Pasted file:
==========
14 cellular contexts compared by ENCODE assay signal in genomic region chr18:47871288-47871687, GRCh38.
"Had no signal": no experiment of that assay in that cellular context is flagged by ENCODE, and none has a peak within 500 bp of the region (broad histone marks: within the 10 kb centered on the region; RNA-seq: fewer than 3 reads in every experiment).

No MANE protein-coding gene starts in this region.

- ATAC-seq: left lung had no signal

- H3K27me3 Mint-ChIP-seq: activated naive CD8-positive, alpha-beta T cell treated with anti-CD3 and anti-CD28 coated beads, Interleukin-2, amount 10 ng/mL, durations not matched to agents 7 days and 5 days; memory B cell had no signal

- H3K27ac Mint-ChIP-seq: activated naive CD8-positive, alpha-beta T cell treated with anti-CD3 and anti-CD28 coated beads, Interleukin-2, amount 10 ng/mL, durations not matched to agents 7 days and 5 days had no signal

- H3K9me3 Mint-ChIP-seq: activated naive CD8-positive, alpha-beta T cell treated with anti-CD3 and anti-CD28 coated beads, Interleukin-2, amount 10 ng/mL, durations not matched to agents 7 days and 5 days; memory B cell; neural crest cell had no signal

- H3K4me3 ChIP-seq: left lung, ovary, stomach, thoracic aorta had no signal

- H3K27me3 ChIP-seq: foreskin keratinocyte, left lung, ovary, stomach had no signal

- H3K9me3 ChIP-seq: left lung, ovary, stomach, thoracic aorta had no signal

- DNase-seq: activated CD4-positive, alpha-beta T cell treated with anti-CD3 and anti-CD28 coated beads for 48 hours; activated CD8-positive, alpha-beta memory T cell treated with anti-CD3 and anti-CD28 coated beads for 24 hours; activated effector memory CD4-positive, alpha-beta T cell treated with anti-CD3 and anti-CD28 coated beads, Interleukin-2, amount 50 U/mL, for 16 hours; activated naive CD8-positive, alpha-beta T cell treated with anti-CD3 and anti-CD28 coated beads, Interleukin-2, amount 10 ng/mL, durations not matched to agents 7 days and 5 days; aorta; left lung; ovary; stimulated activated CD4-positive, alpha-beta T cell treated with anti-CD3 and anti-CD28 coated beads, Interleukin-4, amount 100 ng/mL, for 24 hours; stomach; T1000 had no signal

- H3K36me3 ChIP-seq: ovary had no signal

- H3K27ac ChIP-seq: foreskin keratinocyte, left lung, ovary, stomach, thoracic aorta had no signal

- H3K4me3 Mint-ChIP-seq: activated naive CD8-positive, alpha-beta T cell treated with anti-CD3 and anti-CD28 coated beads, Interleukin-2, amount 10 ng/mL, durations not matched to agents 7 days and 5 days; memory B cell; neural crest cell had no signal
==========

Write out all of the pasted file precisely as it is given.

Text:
14 cellular contexts compared by ENCODE assay signal in genomic region chr18:47871288-47871687, GRCh38.
"Had no signal": no experiment of that assay in that cellular context is flagged by ENCODE, and none has a peak within 500 bp of the region (broad histone marks: within the 10 kb centered on the region; RNA-seq: fewer than 3 reads in every experiment).

No MANE protein-coding gene starts in this region.

- ATAC-seq: left lung had no signal

- H3K27me3 Mint-ChIP-seq: activated naive CD8-positive, alpha-beta T cell treated with anti-CD3 and anti-CD28 coated beads, Interleukin-2, amount 10 ng/mL, durations not matched to agents 7 days and 5 days; memory B cell had no signal

- H3K27ac Mint-ChIP-seq: activated naive CD8-positive, alpha-beta T cell treated with anti-CD3 and anti-CD28 coated beads, Interleukin-2, amount 10 ng/mL, durations not matched to agents 7 days and 5 days had no signal

- H3K9me3 Mint-ChIP-seq: activated naive CD8-positive, alpha-beta T cell treated with anti-CD3 and anti-CD28 coated beads, Interleukin-2, amount 10 ng/mL, durations not matched to agents 7 days and 5 days; memory B cell; neural crest cell had no signal

- H3K4me3 ChIP-seq: left lung, ovary, stomach, thoracic aorta had no signal

- H3K27me3 ChIP-seq: foreskin keratinocyte, left lung, ovary, stomach had no signal

- H3K9me3 ChIP-seq: left lung, ovary, stomach, thoracic aorta had no signal

- DNase-seq: activated CD4-positive, alpha-beta T cell treated with anti-CD3 and anti-CD28 coated beads for 48 hours; activated CD8-positive, alpha-beta memory T cell treated with anti-CD3 and anti-CD28 coated beads for 24 hours; activated effector memory CD4-positive, alpha-beta T cell treated with anti-CD3 and anti-CD28 coated beads, Interleukin-2, amount 50 U/mL, for 16 hours; activated naive CD8-positive, alpha-beta T cell treated with anti-CD3 and anti-CD28 coated beads, Interleukin-2, amount 10 ng/mL, durations not matched to agents 7 days and 5 days; aorta; left lung; ovary; stimulated activated CD4-positive, alpha-beta T cell treated with anti-CD3 and anti-CD28 coated beads, Interleukin-4, amount 100 ng/mL, for 24 hours; stomach; T1000 had no signal

- H3K36me3 ChIP-seq: ovary had no signal

- H3K27ac ChIP-seq: foreskin keratinocyte, left lung, ovary, stomach, thoracic aorta had no signal

- H3K4me3 Mint-ChIP-seq: activated naive CD8-positive, alpha-beta T cell treated with anti-CD3 and anti-CD28 coated beads, Interleukin-2, amount 10 ng/mL, durations not matched to agents 7 days and 5 days; memory B cell; neural crest cell had no signal